The Swiss government has announced that the minimum rate of return on company pensions will be cut by one percentage point.This content was published on September 10, 2003 - 16:43
From January 1, 2004, insurers will have to deliver only a 2.25 per cent rate of return on pensions, compared with four per cent a year ago.
The move coincided with demonstrations across Switzerland protesting against plans to reduce state pensions.
Although the protests were not as big as unions had hoped for, they are an indication of widespread concern over the state of Switzerland’s pensions schemes.
The unions are also angry at proposals to raise the retirement age to 67.
“Switzerland is one of the richest countries in the world,” said Natalie Imboden, secretary of the Swiss Federation of Trade Unions.
“People can’t understand why the government can’t afford it,” she told swissinfo.
“Young people in Switzerland expect to get a pension, and it’s important to have this sense of security.”
The cut in returns on company pensions is the second in a year. On January 1, the government reduced the rate of return on occupational pensions to 3.25 per cent from four per cent.
The big insurance companies have been complaining for some time that they can no longer guarantee such high returns on pensions when interest rates in Switzerland are so low.
But critics of the cut say the Swiss government has rewarded insurance companies at the expense of pensioners.
They also point out that rates of return on pensions were not increased when interest rates were high.
The government said the rate of return would now be reviewed on an annual basis. It added that this was necessary given the volatile nature of the financial markets, which has affected returns on investments.
The unions and the centre-left Social Democratic Party – one of the four parties in government – criticised the cuts as too severe. The Social Democrats had recommended a reduction to 2.5 per cent, in view of the recent market recovery.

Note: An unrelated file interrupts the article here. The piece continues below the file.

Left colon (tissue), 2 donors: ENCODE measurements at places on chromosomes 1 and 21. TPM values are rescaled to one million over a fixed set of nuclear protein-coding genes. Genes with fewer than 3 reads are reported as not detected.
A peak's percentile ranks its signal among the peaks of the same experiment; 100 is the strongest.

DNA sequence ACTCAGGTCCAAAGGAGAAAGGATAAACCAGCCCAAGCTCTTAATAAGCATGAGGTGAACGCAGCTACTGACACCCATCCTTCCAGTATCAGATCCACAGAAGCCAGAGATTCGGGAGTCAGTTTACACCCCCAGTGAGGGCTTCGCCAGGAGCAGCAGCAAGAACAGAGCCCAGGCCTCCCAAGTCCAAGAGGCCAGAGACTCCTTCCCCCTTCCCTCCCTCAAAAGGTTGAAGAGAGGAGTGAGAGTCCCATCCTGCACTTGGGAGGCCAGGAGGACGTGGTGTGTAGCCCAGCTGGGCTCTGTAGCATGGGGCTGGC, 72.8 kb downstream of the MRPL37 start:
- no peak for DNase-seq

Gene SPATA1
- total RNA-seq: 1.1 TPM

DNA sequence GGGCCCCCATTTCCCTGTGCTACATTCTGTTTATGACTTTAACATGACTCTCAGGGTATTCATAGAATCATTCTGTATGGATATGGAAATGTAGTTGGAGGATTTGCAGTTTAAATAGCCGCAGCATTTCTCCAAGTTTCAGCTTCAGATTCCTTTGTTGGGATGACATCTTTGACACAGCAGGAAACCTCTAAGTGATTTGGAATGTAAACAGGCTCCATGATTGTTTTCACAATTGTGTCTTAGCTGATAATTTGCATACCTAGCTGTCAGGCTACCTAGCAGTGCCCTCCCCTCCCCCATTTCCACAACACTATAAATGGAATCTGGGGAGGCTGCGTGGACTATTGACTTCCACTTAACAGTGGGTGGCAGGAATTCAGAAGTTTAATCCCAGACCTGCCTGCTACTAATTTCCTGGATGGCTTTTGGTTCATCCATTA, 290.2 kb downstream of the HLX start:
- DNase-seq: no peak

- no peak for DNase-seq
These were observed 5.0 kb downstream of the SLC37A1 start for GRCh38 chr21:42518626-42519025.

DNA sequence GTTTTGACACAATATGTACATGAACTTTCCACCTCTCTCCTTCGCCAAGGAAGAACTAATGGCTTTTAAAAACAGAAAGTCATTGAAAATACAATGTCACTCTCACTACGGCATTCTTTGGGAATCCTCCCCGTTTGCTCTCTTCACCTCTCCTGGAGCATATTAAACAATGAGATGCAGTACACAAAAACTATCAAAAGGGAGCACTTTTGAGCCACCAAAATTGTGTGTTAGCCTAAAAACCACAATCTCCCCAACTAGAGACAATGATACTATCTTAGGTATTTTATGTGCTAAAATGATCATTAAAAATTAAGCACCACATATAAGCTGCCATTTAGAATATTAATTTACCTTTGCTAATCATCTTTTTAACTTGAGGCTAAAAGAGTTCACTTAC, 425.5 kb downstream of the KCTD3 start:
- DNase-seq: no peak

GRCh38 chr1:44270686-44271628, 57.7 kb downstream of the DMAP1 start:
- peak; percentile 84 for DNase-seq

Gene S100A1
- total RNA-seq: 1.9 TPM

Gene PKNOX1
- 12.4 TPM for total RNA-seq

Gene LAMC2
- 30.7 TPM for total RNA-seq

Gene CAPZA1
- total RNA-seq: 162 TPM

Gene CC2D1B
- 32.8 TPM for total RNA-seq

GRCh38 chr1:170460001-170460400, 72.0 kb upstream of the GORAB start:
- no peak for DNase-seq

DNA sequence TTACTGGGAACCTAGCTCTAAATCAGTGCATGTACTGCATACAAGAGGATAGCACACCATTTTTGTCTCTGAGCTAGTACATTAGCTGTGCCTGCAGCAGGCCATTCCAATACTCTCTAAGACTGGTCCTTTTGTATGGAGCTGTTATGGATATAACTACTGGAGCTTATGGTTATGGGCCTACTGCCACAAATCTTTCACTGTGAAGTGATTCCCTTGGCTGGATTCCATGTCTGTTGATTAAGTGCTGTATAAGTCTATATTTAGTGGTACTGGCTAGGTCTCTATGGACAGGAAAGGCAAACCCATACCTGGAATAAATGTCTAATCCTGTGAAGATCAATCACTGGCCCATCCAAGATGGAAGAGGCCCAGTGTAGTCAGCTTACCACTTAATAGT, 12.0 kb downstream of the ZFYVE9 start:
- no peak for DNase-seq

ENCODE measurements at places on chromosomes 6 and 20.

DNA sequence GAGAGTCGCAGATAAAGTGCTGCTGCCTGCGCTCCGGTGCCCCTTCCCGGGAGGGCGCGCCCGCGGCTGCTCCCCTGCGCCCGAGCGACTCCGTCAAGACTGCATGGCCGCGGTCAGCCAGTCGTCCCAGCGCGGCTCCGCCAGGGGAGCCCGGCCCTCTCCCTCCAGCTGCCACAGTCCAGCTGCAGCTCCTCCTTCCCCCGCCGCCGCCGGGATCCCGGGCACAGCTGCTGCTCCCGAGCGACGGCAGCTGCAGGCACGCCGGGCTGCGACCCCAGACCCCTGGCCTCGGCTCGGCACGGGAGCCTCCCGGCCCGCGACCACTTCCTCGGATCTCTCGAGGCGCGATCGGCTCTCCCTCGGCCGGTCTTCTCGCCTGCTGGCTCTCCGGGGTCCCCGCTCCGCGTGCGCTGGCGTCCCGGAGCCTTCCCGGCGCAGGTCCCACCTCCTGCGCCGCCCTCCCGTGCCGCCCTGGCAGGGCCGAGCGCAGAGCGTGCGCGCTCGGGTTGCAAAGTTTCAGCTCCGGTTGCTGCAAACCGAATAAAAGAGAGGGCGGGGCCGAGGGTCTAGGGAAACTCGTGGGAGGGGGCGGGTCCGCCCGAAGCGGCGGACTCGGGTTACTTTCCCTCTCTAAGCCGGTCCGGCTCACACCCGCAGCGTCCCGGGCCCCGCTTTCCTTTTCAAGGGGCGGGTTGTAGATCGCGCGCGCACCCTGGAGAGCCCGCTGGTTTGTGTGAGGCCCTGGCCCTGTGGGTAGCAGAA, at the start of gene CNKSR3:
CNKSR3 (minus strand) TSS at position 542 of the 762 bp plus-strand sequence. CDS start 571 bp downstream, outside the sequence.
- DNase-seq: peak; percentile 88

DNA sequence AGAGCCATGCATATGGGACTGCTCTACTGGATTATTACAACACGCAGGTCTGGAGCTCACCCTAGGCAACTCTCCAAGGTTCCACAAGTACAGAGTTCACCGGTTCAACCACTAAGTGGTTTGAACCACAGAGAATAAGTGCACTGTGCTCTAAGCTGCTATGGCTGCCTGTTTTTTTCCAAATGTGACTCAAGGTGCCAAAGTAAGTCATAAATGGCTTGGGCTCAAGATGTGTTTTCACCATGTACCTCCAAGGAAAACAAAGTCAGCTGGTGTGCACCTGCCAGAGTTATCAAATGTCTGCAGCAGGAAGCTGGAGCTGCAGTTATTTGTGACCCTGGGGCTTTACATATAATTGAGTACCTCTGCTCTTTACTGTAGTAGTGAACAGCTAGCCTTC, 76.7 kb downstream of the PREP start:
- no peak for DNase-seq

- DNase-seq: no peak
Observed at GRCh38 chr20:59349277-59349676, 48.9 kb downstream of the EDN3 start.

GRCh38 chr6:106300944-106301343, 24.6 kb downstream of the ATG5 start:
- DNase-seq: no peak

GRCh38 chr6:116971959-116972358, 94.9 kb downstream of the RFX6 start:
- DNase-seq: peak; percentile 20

However, the news was welcomed by the markets and centre-right parties, while the Christian Democrats, who are also in government, said they were just happy the rate had not been cut even further.
The government’s decision came just after a Senate commission on social welfare and health called for a change in the law to prevent insurers from unilaterally reducing the rate of return on occupational pensions.
That decision was in response to a move earlier this year by leading insurer, Winterthur, to cut the rate of return over a certain salary threshold.
The commission’s recommendation means that a law, which is due to be passed this year, is likely to be amended to prevent insurers from making “short-term and sudden changes” to private pension schemes.
The discussion over the rate of return on occupational pensions – the so-called “second pillar” – adds to the worries expressed by Swiss trade unions at demonstrations on Wednesday about proposals to raise the retirement age.
Swiss President Pascal Couchepin caused a furore earlier this year when he suggested raising the pension age in two stages to 67 from the current 65. He said this was necessary to “save” the state pension scheme – the “first pillar”.
Unions and the Centre-left have vowed to block any moves to tamper with the retirement age.
swissinfo with agencies
The cut - from 3.25% to 2.25% - is the second in a year.
It will come into effect on January 1, 2004.
The decision was taken to ease the pressure on insurers, which have been struggling to maintain the existing minimum rate.
The government said the rate would henceforth be reviewed on an annual basis.
The unions and the Centre-left have criticised the cuts as too severe.
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